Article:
100 Things You Can Do This Year for a Better Life with Diabetes

The New Year is here and many of us are hoping to make those resolutions stick. Keep in mind that there are many ways you can influence change, and some steps you can take may seem small but are very effective nonetheless. Please note that anytime you make changes to your diet or exercise routine, it’s also a good idea to check in with your doctor and plan ahead for any necessary medication adjustments.

Without further ado, check out this list of 100 simple things you can try to do this year for a better life with diabetes:

  1. Change your lancet.
  2. Eat lower carb.
  3. Take the stairs.
  4. Join a gym.
  5. See your eye doctor.
  6. Try a new vegetable recipe.
  7. Pack your lunch.
  8. Cut back on alcohol.
  9. Quit smoking.
  10. Invest in comfortable shoes.
  11. Buy a scale to keep accountable.
  12. Check your blood pressure.
  13. Stand while working.
  14. Go for a walk after lunch.
  15. Give gardening a try.
  16. Grocery shop the perimeter.
  17. Stretch.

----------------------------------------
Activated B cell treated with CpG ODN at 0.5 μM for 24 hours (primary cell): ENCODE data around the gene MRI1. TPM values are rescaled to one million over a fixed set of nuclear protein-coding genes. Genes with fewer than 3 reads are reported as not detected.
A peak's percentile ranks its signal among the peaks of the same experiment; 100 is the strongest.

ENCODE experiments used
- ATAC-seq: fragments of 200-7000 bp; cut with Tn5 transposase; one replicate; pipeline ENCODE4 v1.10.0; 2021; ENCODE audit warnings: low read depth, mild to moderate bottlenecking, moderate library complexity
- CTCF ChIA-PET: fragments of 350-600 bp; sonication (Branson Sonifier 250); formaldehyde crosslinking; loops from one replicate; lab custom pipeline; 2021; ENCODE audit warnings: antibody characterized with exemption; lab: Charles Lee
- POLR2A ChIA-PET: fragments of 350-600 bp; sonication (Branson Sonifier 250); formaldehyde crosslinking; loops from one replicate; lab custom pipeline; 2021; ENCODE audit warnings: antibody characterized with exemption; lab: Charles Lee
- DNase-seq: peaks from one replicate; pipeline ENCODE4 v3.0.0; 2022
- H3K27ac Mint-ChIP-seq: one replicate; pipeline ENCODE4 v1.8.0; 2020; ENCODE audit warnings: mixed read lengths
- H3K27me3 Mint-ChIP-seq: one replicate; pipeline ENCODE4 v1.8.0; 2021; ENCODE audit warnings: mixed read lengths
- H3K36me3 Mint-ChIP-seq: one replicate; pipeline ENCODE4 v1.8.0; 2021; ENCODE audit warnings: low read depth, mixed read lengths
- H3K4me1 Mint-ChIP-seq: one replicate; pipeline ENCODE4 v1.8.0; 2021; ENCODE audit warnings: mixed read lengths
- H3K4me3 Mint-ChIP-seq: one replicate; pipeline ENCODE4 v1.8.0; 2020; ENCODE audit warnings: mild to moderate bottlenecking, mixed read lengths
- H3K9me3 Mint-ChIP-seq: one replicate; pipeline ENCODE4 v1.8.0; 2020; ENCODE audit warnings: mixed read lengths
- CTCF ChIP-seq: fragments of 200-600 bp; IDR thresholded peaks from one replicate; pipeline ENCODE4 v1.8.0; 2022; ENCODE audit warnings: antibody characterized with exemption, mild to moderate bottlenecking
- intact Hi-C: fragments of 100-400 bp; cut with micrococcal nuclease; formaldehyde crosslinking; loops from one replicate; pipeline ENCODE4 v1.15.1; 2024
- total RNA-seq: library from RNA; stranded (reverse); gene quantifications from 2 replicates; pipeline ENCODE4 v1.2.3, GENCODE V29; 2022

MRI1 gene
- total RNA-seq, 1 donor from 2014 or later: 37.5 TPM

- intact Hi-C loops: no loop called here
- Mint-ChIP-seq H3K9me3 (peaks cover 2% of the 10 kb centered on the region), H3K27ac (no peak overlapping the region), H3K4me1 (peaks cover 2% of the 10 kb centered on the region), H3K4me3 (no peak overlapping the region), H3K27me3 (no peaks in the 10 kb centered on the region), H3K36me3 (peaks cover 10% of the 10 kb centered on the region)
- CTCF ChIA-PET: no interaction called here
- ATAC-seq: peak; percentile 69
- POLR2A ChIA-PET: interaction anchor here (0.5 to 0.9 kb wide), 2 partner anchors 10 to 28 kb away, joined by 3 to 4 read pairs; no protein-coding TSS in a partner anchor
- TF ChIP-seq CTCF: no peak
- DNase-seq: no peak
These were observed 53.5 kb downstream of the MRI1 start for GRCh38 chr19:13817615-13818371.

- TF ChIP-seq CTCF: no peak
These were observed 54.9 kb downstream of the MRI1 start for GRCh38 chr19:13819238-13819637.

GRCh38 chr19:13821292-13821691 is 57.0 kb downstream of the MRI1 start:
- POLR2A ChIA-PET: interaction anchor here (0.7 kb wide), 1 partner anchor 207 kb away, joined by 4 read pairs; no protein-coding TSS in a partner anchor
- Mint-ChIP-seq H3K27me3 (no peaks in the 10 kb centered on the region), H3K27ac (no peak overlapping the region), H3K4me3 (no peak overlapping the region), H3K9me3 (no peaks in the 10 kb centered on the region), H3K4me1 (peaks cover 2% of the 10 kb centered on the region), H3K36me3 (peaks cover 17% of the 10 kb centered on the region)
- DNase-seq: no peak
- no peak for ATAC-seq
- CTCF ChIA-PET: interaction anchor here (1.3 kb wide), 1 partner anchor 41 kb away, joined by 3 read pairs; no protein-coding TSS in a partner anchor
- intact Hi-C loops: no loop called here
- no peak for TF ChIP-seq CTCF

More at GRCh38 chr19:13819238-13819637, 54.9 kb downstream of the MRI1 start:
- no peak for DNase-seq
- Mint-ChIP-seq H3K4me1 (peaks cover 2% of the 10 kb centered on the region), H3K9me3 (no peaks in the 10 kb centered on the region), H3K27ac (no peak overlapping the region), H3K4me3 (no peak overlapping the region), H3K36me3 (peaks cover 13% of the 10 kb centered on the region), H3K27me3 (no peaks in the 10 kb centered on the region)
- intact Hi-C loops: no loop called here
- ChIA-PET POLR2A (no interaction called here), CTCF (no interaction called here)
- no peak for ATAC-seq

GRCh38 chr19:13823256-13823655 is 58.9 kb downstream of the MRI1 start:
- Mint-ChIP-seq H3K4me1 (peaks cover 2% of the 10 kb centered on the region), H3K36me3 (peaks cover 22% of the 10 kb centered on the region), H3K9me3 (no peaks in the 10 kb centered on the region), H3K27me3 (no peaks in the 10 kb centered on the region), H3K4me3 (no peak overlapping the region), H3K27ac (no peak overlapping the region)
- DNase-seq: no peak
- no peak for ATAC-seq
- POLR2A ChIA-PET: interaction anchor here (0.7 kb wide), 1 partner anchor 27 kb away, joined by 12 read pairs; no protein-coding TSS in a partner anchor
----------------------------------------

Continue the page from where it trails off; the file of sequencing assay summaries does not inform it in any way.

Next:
18. Keep a blood sugar log.
  19. Try a new diabetes app.
  20. Consider a continuous glucose monitor (CGM).
  21. Check your blood sugar more often.
  22. Don’t reuse your needle/syringe.
  23. Use alcohol swabs for injections and site changes.
  24. Read a book about diabetes.
  25. Join a diabetes support group.
  26. Choose green veggies over starches.
  27. Visit your endocrinologist.
  28. Do basal testing.
  29. Track your cycle.
  30. Count carbohydrates accurately.
  31. Try a half-unit syringe or pen.
  32. Consider trying an insulin pump.
  33. Ride a bike.
  34. Consider getting a pet.
  35. Eat more real food.
  36. Cut back on dessert.
  37. Try a flour substitute.
  38. Try a sugar substitute.
  39. Track your macronutrients.
  40. Track your steps.
  41. Educate about diabetes.
  42. Start a fundraiser.
  43. Attend a diabetes event.
  44. Sign up for our newsletter.
  45. Participate in diabetes surveys.
  46. Treat lows only with glucose.
  47. Eat consistent meals.
  48. Consider intermittent fasting.
  49. Ditch the foods that don’t work well.
  50. Invest in quality proteins.
  51. Eat more plants.
  52. Eat less processed foods.
  53. Ice skate.
  54. Try canoeing.